Tuesday, February 09, 2010

Southern Sojourn

“Traveling is a brutality. It forces you to trust strangers and to lose sight of all that familiar comfort of home and friends. You are constantly off balance. Nothing is yours except the essential things – air, sleep, dreams, the sea, the sky – all things tending towards the eternal or what we imagine of it.” – Cesare Pavese

“For my part, I travel not to go anywhere, but to go. I travel for travel’s sake. The great affair is to move.” – Robert Louis Stevenson

One’s destination is never a place, but a new way of seeing things.” – Henry Miller

Hitting publish on my last blog I realized I'd encapsulated all the places we'd been but none of the magic that made it thrilling. Our latest trip has been an old school road trip with long stretches of road and time without excitement. It's been one of our crazier ventures simply b/c we only needed to fill the car and go. Even days before we left as I was procrastinating packing I wondered why we were leaving AGAIN? These thoughts get overwhelming when I'm trying to pack for a trip full of unknowns-when are we coming home--no idea. Where are we going--have only a slight idea. What will it be like--no clue? So why do we do it?

We love coming home to our mid-west enclave of cherished friends and family. But a brutal winter and family needs far away weren't the only thing that was drawing us back to the road. An inner restlessness, that old North wind that stirs up my imagination or the Holy Spirit calling us onto some type spiritual adventure, Nate and I both felt the need to move. The best way I can explain it is like physical problem solving, when my body is moving my spirit is processing.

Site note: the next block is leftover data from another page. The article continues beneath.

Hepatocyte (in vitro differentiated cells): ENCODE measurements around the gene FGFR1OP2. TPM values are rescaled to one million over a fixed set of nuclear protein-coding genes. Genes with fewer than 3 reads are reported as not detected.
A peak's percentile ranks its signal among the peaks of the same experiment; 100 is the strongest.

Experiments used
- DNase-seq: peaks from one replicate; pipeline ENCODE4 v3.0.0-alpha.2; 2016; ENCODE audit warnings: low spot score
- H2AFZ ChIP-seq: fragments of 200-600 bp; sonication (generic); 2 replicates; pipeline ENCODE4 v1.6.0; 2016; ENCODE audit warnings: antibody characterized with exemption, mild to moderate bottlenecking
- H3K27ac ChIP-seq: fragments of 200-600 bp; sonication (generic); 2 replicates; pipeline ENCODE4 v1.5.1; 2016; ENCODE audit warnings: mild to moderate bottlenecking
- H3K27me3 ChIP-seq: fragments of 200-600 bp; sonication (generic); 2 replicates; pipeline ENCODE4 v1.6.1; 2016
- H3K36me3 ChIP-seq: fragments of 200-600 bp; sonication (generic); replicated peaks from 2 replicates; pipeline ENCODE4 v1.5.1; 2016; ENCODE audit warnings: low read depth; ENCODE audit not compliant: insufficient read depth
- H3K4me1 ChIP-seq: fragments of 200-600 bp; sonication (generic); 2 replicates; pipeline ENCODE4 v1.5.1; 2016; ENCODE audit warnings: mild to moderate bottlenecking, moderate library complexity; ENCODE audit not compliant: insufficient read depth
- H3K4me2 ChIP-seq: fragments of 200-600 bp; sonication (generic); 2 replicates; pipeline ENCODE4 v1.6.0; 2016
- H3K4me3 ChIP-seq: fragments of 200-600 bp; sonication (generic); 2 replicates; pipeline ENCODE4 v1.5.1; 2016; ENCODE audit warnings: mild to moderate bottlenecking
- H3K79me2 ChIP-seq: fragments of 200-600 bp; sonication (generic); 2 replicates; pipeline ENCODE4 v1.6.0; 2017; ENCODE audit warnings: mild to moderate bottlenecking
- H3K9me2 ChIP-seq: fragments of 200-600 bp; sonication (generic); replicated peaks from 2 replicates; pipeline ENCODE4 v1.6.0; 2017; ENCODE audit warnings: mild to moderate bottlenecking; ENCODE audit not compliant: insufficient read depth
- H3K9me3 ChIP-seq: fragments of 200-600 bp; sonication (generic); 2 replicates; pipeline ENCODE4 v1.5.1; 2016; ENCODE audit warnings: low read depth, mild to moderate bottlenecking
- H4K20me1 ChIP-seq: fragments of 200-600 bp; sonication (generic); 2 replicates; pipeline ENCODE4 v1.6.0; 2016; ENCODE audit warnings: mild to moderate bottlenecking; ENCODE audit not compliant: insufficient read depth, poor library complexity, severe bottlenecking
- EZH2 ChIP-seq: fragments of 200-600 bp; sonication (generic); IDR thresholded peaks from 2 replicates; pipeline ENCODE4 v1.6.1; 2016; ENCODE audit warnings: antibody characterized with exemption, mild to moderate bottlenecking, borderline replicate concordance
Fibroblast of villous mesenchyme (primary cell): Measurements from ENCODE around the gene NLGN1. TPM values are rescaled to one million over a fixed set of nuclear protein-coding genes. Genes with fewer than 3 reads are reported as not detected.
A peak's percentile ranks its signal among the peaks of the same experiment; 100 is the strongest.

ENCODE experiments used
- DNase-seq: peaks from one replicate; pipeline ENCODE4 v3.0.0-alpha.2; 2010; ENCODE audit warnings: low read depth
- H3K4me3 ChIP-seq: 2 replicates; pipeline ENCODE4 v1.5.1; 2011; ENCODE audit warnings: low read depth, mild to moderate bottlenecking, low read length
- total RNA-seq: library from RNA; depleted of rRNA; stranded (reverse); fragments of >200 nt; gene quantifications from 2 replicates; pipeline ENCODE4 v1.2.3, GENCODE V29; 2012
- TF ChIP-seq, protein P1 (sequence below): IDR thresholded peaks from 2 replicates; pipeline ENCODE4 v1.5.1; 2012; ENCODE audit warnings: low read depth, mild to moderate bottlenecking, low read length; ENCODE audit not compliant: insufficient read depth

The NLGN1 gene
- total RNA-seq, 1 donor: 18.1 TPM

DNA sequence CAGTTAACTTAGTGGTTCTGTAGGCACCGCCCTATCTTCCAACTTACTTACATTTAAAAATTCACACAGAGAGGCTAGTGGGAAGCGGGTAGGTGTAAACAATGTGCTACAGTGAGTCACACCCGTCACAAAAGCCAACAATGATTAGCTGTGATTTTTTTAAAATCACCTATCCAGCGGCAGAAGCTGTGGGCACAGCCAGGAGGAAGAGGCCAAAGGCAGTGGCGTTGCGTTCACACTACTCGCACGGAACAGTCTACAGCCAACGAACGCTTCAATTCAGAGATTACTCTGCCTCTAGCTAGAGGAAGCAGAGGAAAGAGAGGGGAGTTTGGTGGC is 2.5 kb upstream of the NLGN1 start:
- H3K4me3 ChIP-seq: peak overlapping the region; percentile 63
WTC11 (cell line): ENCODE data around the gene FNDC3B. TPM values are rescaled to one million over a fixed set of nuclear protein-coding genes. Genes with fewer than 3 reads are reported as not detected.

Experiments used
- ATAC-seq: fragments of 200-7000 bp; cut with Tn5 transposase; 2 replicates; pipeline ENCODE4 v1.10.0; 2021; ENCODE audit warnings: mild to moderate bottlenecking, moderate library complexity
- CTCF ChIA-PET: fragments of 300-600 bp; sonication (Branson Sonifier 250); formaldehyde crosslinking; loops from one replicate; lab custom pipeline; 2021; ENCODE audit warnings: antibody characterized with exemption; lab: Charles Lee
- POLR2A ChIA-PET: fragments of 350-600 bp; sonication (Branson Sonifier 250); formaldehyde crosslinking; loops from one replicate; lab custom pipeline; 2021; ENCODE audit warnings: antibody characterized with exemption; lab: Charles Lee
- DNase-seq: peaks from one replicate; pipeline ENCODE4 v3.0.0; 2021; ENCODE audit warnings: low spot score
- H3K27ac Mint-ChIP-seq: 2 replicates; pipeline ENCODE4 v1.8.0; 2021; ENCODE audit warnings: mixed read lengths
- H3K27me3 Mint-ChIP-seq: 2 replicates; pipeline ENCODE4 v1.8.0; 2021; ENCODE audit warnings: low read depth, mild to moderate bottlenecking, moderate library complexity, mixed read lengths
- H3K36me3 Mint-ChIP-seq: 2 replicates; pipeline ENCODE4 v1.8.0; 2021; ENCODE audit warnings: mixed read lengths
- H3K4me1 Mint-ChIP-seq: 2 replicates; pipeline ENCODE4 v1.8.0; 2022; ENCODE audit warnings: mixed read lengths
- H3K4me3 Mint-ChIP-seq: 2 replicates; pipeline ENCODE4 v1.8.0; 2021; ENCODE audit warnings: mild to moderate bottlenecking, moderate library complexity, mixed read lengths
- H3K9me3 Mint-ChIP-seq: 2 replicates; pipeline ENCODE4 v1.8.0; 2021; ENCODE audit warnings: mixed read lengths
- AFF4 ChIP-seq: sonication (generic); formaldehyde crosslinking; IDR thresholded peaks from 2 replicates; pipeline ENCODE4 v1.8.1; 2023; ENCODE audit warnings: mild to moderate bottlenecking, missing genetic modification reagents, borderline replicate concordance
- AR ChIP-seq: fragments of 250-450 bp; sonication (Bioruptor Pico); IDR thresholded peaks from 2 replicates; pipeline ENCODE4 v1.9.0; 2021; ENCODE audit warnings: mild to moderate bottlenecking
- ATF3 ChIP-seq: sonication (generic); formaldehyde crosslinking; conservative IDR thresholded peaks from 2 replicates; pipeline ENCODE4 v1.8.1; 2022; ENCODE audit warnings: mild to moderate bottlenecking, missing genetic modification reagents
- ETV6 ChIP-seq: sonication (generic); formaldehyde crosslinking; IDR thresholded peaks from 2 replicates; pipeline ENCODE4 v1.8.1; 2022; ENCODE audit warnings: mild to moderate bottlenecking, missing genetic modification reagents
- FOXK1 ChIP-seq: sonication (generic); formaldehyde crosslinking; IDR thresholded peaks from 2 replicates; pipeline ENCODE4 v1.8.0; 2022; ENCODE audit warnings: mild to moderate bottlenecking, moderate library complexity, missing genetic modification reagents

Despite the unknowns and the misgivings, I've learned to trust Nate's leading especially when God's impressing the same peace into my heart. Leaving Iowa behind in the dead of night, Indiana, Kentucky, Tennessee began to roll past our window with the welcome warmth of day. Something else happened and continues to happen much to our amazement. Inspiration has trickled in through the long hours of talking and listening. We also listened to others journeys and found hope. Stone's into Schools by Greg Mortenson, sequel to Three Cups of Tea, bled personal experience with amazing development practices into our minds and souls still reeling from our intense journey through Africa.
The road is like a bridge between yesterday and tomorrow, the space between real life and our dreams. In a time of constant connectivity it's the silence, the mountain top experience where God can whisper. These past few days we've seen God smile on our sojourn, old friendships renewed, life celebrated, family cherished, heart ache spilled and softened. I even see hope in the flat tire that waited until we were safe in the arms of family here in Dallas.

The use of traveling is to regulate imagination by reality, and instead of thinking how things may be, to see them as they are.” –Samuel Johnson

1 comment:

Andrea said...

I LOVE this line: "The road is like a bridge between yesterday and tomorrow, the space between real life and our dreams." As always, thanks for sharing your heart. Let us know when you're back in the Midwest. We really want to see you!


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